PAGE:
The Differences Between Various Floor Coverings

You may be wondering what the differences are between different floor coverings. There are many types and characteristics to consider, including cost, durability, environmental impact, and versatility. Read on to discover the pros and cons of each type. Listed below are some of the most common types of floor coverings. To help you decide which is best for your home, consider the following factors:


The cost of different floor coverings varies greatly depending on the type you choose, square footage, and labor rates. You will also need to consider the needs of the room, whether it will have pets or children, and whether it will be close to exterior doors. A variety of flooring options will suit different budgets and tastes. Listed below are the average costs of various floor coverings. You can also compare the prices of these different types of floor coverings.

Laminate flooring can be less expensive than stone or wood, and can be installed for $3 to $10 per square foot. While laminate flooring is relatively low-priced, it can be slippery in certain conditions, which can make it risky. Vinyl flooring, on the other hand, is resilient and feels softer underfoot than rigid wood. Vinyl is made from PVC plastic over a layer of felt. Cushioned vinyl is topped with a thin layer of foam and can also have a textured surface.


When you are choosing new flooring, you should consider the durability of different floor coverings. Those that are more resistant to wear and tear are better for active homes since they are more likely to withstand foot traffic. Moreover, you should look into the overall style of your flooring as well. If you are having trouble choosing the perfect flooring, consult an epoxy flooring installer. Listed below are some tips for choosing the best flooring material for your home.

Hardness: The harder a material is, the greater its resistance to dents and dings. For solid wood, it is important to consider the Janka Scale. This test measures the force required to push a steel ball halfway into the wood. It applies to both domestic and imported species. But it does not apply to engineered wood flooring, so the overall durability of the material is not determined by the Janka scale alone. Besides the density of the material, other factors such as kiln-drying time and moisture resistance also affect its sturdiness.

Hardwoods: If you want the floor to be strong, you should consider a hardwood floor instead of a carpet. Hardwood is harder and better for wear, but it may become damaged by heavy objects. Fortunately, you can repair minor dents and scratches on hardwood floors if you care for them. If you do decide to install laminate flooring, make sure to check the warranty of your product to make sure it meets your requirements.

Tile: When it comes to durability, there are a few different types of tiles. Porcelain tile requires less upkeep than glazed ceramic tile. However, tile can be slippery without a special finish. If you want high-quality flooring, choose porcelain tile. Consumer Reports recommends this type of tile for wet rooms and high-traffic areas. Tile is also great for enclosed porches and is easy to clean.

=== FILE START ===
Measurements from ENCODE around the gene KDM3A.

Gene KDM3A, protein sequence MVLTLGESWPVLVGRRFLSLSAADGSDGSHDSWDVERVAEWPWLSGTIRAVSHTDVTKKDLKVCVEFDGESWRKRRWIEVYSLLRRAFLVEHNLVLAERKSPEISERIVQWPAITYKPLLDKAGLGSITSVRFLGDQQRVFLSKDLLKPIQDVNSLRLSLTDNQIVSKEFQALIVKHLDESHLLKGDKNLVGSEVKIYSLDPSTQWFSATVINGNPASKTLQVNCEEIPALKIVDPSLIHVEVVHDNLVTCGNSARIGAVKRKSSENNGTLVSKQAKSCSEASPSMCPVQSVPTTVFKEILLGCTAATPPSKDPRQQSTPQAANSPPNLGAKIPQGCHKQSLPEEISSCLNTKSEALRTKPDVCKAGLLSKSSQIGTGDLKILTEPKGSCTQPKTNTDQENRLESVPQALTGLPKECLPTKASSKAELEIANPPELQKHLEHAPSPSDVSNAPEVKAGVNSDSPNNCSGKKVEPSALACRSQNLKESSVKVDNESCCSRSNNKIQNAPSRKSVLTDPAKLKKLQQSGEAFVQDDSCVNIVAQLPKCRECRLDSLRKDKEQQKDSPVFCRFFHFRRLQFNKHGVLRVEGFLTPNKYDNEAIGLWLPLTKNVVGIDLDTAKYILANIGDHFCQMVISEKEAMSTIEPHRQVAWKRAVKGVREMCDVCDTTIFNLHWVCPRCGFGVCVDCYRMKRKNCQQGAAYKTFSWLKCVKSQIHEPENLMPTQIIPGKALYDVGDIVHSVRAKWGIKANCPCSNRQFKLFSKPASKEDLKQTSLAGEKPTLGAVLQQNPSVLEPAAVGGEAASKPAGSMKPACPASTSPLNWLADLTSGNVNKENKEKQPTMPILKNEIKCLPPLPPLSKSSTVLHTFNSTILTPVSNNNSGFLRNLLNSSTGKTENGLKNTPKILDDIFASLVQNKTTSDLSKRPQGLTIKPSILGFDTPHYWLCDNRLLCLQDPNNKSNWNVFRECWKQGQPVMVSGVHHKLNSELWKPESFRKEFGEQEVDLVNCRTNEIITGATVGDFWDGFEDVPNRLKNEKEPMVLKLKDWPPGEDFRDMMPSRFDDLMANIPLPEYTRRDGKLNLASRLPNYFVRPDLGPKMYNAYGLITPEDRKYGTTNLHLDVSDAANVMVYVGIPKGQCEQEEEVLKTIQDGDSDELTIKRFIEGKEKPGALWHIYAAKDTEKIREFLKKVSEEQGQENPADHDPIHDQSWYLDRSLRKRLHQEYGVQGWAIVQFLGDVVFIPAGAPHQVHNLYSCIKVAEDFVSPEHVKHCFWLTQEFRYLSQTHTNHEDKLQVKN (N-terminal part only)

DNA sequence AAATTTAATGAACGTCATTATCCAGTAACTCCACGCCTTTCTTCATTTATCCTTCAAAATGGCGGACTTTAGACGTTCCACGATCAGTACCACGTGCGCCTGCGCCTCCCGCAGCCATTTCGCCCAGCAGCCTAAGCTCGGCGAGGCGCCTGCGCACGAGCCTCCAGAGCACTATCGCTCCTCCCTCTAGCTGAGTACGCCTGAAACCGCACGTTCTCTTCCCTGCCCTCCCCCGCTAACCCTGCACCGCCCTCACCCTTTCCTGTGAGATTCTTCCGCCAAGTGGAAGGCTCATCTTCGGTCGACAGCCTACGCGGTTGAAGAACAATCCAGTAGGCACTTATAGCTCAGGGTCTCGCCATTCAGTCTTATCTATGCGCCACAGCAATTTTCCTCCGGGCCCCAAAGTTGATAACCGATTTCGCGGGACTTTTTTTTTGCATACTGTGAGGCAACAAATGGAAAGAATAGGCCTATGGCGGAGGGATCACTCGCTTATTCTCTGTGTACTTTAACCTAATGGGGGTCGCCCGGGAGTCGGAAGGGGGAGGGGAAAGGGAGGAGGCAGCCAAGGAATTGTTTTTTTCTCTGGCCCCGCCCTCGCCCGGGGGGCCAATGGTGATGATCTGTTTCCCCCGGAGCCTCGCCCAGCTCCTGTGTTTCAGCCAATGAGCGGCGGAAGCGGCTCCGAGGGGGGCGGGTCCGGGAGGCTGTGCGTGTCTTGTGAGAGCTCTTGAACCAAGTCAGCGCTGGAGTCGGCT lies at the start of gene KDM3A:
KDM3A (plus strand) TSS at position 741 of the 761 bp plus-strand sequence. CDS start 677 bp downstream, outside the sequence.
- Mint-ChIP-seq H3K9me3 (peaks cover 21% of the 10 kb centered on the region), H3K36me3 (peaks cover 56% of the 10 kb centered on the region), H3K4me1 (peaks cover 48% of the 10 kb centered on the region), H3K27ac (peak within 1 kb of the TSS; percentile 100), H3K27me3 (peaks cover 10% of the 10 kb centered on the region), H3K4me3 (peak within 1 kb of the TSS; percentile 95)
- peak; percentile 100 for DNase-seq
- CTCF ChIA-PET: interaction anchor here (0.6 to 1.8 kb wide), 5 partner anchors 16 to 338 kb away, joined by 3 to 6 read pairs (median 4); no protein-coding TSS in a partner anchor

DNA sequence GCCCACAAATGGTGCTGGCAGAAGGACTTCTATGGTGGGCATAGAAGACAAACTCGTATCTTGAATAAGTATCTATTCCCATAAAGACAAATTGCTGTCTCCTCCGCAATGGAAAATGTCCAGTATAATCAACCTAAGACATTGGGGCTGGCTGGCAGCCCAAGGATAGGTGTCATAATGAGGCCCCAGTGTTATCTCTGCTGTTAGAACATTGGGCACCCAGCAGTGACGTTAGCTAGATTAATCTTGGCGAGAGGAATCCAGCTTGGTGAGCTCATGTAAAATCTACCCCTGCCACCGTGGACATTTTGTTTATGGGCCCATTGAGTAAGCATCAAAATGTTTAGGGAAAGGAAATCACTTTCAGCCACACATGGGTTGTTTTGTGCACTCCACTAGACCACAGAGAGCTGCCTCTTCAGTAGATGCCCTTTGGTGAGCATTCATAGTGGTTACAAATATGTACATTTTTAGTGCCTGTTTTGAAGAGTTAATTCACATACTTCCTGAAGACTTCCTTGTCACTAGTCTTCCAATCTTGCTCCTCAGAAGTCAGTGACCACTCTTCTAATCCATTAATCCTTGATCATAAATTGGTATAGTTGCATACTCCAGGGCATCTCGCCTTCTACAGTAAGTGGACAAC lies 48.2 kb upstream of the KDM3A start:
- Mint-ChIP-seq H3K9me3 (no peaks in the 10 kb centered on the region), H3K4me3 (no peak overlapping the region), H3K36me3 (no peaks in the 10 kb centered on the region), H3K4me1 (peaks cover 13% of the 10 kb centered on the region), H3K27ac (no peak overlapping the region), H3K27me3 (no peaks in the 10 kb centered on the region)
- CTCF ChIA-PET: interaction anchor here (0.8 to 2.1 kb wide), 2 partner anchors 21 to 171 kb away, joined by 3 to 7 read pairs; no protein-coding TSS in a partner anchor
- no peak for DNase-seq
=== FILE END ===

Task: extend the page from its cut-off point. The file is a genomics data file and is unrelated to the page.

Environmental Impact

Different floor coverings have a varying impact on the environment. Some are toxic, such as PVC and other adhesives and finishes. These materials contain high amounts of volatile organic compounds (VOCs) that harm the air in a building or manufacturing facility. Greener floor materials have low VOC levels. For more information, check out the Environmental Product Declarations of common floor coverings. To learn more about the environmental impact of different floor coverings, check out our guide.

Inorganic flooring systems are considered the most environmentally friendly. They use renewable resources such as bamboo. Then, they use low-emission manufacturing processes. Their energy bills are also the lowest of all flooring options. Marmoleum, on the other hand, requires little maintenance and can last more than 40 years, compared to the ten to twenty years that laminate and vinyl are supposed to last. The best environmental impact and carbon footprint are associated with these two flooring options.

Ceramic tile is known for its low acidification potential. This means that it contributes less to the depletion of fossil fuels than other flooring materials. The TCNA’s Tile: The Natural Choice, which is available free of charge, also compares the environmental impact of ceramic tile with that of other types of flooring materials. Wood flooring, on the other hand, is a good choice for those who care about the environment.

While wood is a renewable resource, vinyl and carpet are not. As a result, their environmental impact is significant. For example, a single square foot of vinyl flooring contains the equivalent of 570,000,000 plastic straws, 70,000 plastic bags, or 27,000 plastic bottles. Wood, on the other hand, is biodegradable and can be recycled for other uses. Further, wood is a natural resource, which can be recycled.


Several different floor coverings offer their own unique qualities. While some types are easier to maintain and clean, others offer greater design versatility. Carpet, for example, can be professionally cleaned, but it is often susceptible to stains and pet hair. Linoleum and vinyl are two examples of “resilient” flooring that offer excellent durability and moisture resistance. These options are ideal for areas of the home that see a lot of traffic.